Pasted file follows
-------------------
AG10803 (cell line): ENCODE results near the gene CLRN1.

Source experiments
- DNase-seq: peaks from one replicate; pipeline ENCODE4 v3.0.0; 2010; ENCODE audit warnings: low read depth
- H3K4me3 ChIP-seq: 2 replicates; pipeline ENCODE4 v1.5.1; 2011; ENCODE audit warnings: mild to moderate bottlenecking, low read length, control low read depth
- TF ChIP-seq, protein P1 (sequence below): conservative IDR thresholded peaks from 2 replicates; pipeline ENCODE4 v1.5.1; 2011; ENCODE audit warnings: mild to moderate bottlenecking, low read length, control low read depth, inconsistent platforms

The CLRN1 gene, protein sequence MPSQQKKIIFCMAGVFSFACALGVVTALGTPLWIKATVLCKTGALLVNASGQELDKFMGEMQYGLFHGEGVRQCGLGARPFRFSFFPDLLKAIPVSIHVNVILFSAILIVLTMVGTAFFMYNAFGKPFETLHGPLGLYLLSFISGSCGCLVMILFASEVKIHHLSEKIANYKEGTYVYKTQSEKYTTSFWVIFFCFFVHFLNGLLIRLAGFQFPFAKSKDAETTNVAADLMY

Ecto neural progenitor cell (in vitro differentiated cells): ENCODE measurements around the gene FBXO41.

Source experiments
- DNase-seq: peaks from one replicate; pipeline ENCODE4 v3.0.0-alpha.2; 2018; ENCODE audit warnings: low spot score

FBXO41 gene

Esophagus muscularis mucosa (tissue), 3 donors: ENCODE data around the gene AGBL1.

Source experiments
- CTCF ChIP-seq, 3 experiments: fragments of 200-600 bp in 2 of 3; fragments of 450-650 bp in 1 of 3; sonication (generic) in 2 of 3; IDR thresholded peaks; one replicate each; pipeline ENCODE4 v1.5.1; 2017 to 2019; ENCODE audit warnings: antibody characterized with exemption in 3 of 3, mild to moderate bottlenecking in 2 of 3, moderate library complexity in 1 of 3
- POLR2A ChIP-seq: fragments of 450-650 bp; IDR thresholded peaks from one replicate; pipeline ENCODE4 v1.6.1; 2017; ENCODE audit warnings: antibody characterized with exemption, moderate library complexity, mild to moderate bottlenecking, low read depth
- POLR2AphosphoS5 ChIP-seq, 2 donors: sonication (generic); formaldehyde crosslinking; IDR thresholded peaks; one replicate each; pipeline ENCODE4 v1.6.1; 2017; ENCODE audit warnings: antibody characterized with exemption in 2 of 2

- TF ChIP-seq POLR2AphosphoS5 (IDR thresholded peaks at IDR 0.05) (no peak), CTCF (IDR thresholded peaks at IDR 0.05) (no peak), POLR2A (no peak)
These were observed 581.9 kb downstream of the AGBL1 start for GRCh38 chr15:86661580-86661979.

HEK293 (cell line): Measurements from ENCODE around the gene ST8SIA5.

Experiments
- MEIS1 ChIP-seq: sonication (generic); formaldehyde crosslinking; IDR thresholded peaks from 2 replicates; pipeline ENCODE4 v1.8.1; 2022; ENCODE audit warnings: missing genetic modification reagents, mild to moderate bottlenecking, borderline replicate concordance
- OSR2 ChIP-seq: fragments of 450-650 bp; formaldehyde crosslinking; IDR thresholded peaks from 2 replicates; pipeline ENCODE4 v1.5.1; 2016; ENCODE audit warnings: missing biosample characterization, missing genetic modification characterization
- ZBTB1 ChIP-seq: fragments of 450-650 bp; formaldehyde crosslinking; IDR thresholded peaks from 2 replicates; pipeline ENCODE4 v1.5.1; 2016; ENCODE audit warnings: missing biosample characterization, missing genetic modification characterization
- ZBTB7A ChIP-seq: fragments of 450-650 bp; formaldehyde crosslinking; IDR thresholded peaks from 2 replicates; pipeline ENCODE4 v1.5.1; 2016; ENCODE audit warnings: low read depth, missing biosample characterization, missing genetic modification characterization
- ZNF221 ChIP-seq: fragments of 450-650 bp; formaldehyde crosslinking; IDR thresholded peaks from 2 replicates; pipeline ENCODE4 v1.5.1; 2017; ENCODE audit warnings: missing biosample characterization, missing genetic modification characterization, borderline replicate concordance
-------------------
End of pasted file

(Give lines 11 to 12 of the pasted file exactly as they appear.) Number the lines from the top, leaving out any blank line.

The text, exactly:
Esophagus muscularis mucosa (tissue), 3 donors: ENCODE data around the gene AGBL1.

Source experiments